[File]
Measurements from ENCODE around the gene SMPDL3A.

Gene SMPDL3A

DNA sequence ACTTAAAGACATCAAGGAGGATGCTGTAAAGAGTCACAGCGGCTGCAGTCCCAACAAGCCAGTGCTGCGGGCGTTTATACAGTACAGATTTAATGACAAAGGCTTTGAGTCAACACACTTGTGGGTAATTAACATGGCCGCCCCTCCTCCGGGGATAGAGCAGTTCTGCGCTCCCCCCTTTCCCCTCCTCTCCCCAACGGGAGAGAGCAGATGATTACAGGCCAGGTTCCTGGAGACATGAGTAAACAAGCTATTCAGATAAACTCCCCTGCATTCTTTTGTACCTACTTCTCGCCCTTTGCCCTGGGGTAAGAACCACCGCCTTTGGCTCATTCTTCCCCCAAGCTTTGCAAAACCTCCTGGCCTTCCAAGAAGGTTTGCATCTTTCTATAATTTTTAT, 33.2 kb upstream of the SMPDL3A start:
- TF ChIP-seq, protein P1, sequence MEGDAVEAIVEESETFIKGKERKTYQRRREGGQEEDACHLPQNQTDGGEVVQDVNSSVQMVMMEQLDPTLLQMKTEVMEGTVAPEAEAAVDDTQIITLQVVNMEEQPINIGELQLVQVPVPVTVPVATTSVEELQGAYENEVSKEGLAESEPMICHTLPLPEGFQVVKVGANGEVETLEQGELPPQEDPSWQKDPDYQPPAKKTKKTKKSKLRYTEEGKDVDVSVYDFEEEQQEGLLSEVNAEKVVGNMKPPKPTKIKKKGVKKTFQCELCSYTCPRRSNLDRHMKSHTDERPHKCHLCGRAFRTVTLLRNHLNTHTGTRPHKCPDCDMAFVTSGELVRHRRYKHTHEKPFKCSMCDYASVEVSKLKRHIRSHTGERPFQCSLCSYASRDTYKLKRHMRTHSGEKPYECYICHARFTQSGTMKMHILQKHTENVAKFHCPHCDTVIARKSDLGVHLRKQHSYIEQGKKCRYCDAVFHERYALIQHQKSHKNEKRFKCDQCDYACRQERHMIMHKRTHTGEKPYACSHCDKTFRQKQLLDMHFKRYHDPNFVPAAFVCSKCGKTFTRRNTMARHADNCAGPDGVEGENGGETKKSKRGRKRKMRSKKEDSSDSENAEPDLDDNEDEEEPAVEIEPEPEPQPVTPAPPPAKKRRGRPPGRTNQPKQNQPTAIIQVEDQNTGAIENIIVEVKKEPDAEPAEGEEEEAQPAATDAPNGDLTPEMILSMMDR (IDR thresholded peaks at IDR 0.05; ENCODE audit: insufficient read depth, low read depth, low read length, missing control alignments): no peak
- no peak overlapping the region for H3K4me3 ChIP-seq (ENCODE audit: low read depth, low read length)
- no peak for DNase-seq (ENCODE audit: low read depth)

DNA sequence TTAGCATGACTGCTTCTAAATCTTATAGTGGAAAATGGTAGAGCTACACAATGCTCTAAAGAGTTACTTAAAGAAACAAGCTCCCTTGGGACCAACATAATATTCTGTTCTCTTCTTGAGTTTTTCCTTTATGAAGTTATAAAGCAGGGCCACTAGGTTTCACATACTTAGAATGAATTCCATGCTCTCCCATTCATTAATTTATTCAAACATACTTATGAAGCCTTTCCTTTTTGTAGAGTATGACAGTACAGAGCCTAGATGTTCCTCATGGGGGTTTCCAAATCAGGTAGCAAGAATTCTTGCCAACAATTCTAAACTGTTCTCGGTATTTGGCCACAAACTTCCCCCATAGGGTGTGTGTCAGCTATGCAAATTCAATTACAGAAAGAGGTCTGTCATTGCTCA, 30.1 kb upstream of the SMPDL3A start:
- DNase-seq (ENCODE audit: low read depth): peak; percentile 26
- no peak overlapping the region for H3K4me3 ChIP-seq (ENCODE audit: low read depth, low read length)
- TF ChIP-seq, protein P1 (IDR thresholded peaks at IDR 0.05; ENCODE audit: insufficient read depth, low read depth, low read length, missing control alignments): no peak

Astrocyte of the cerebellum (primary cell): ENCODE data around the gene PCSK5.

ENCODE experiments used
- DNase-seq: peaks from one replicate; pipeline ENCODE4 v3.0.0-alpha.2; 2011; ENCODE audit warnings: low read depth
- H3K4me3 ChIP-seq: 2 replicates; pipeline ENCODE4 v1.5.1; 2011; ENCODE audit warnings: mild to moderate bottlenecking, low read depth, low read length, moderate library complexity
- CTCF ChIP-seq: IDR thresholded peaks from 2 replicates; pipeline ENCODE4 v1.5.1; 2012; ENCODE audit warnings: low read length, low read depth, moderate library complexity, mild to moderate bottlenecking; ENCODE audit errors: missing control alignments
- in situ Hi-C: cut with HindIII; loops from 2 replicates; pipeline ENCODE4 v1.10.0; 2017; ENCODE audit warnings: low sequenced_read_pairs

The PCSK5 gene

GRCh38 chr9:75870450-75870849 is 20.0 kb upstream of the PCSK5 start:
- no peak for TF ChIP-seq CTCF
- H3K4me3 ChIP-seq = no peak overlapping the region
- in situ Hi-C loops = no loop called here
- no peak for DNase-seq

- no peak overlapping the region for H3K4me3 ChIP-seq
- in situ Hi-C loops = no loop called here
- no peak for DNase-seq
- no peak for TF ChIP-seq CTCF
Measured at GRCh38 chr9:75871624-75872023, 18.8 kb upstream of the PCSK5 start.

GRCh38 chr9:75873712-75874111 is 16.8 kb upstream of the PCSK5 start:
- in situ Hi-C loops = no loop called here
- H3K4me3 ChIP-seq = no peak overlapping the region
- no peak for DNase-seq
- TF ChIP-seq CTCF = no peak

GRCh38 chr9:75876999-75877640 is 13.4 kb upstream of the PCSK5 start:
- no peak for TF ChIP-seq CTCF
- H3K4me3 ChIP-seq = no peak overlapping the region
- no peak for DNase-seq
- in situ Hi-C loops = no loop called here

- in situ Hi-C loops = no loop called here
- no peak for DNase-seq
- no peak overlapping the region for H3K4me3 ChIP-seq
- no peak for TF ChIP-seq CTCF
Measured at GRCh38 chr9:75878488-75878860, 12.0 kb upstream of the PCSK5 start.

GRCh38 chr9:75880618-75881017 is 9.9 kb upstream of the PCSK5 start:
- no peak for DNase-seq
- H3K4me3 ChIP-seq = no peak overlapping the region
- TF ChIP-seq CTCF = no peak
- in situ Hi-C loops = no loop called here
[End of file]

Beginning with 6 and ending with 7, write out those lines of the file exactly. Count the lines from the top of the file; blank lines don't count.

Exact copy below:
- no peak for DNase-seq (ENCODE audit: low read depth)

DNA sequence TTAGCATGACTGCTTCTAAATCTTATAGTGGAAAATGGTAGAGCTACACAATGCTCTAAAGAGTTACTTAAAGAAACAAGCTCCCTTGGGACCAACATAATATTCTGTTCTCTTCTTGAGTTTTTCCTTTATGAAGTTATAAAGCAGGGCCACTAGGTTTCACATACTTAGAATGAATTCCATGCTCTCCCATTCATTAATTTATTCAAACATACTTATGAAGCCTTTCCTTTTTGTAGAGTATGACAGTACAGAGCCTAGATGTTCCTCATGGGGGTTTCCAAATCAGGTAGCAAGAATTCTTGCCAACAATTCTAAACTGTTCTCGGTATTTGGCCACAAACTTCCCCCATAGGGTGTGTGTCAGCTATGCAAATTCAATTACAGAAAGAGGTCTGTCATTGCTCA, 30.1 kb upstream of the SMPDL3A start: